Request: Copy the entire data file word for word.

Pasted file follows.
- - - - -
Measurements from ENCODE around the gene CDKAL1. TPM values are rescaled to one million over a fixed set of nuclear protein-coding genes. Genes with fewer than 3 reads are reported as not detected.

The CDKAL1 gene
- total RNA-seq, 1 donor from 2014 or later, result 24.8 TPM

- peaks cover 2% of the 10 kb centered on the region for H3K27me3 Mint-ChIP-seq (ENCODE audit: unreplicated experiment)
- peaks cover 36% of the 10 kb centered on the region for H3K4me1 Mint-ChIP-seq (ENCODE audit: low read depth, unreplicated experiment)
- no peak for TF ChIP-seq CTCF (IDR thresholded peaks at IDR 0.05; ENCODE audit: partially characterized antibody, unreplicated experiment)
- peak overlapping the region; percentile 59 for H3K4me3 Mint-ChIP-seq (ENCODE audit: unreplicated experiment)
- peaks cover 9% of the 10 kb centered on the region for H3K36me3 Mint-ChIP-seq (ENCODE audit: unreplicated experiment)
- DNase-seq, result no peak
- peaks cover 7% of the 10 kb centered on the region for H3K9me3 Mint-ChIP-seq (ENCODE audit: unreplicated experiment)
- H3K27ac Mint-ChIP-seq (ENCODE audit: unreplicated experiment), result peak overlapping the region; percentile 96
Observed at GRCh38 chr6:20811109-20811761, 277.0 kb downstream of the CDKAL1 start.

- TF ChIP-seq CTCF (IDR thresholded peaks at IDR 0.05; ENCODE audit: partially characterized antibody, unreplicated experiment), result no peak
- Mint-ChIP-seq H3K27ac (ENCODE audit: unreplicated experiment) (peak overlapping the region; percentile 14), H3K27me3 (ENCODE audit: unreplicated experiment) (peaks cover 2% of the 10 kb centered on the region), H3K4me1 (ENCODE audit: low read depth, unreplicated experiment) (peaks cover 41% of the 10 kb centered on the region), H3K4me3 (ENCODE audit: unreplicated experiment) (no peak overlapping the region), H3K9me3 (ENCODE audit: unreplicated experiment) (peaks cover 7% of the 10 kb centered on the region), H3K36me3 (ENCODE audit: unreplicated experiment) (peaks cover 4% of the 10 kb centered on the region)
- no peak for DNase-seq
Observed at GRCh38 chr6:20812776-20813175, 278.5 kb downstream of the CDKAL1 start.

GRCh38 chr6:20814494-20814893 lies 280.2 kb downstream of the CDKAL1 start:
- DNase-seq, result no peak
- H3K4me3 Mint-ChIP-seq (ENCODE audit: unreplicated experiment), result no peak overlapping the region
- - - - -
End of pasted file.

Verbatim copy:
Measurements from ENCODE around the gene CDKAL1. TPM values are rescaled to one million over a fixed set of nuclear protein-coding genes. Genes with fewer than 3 reads are reported as not detected.

The CDKAL1 gene
- total RNA-seq, 1 donor from 2014 or later, result 24.8 TPM

- peaks cover 2% of the 10 kb centered on the region for H3K27me3 Mint-ChIP-seq (ENCODE audit: unreplicated experiment)
- peaks cover 36% of the 10 kb centered on the region for H3K4me1 Mint-ChIP-seq (ENCODE audit: low read depth, unreplicated experiment)
- no peak for TF ChIP-seq CTCF (IDR thresholded peaks at IDR 0.05; ENCODE audit: partially characterized antibody, unreplicated experiment)
- peak overlapping the region; percentile 59 for H3K4me3 Mint-ChIP-seq (ENCODE audit: unreplicated experiment)
- peaks cover 9% of the 10 kb centered on the region for H3K36me3 Mint-ChIP-seq (ENCODE audit: unreplicated experiment)
- DNase-seq, result no peak
- peaks cover 7% of the 10 kb centered on the region for H3K9me3 Mint-ChIP-seq (ENCODE audit: unreplicated experiment)
- H3K27ac Mint-ChIP-seq (ENCODE audit: unreplicated experiment), result peak overlapping the region; percentile 96
Observed at GRCh38 chr6:20811109-20811761, 277.0 kb downstream of the CDKAL1 start.

- TF ChIP-seq CTCF (IDR thresholded peaks at IDR 0.05; ENCODE audit: partially characterized antibody, unreplicated experiment), result no peak
- Mint-ChIP-seq H3K27ac (ENCODE audit: unreplicated experiment) (peak overlapping the region; percentile 14), H3K27me3 (ENCODE audit: unreplicated experiment) (peaks cover 2% of the 10 kb centered on the region), H3K4me1 (ENCODE audit: low read depth, unreplicated experiment) (peaks cover 41% of the 10 kb centered on the region), H3K4me3 (ENCODE audit: unreplicated experiment) (no peak overlapping the region), H3K9me3 (ENCODE audit: unreplicated experiment) (peaks cover 7% of the 10 kb centered on the region), H3K36me3 (ENCODE audit: unreplicated experiment) (peaks cover 4% of the 10 kb centered on the region)
- no peak for DNase-seq
Observed at GRCh38 chr6:20812776-20813175, 278.5 kb downstream of the CDKAL1 start.

GRCh38 chr6:20814494-20814893 lies 280.2 kb downstream of the CDKAL1 start:
- DNase-seq, result no peak
- H3K4me3 Mint-ChIP-seq (ENCODE audit: unreplicated experiment), result no peak overlapping the region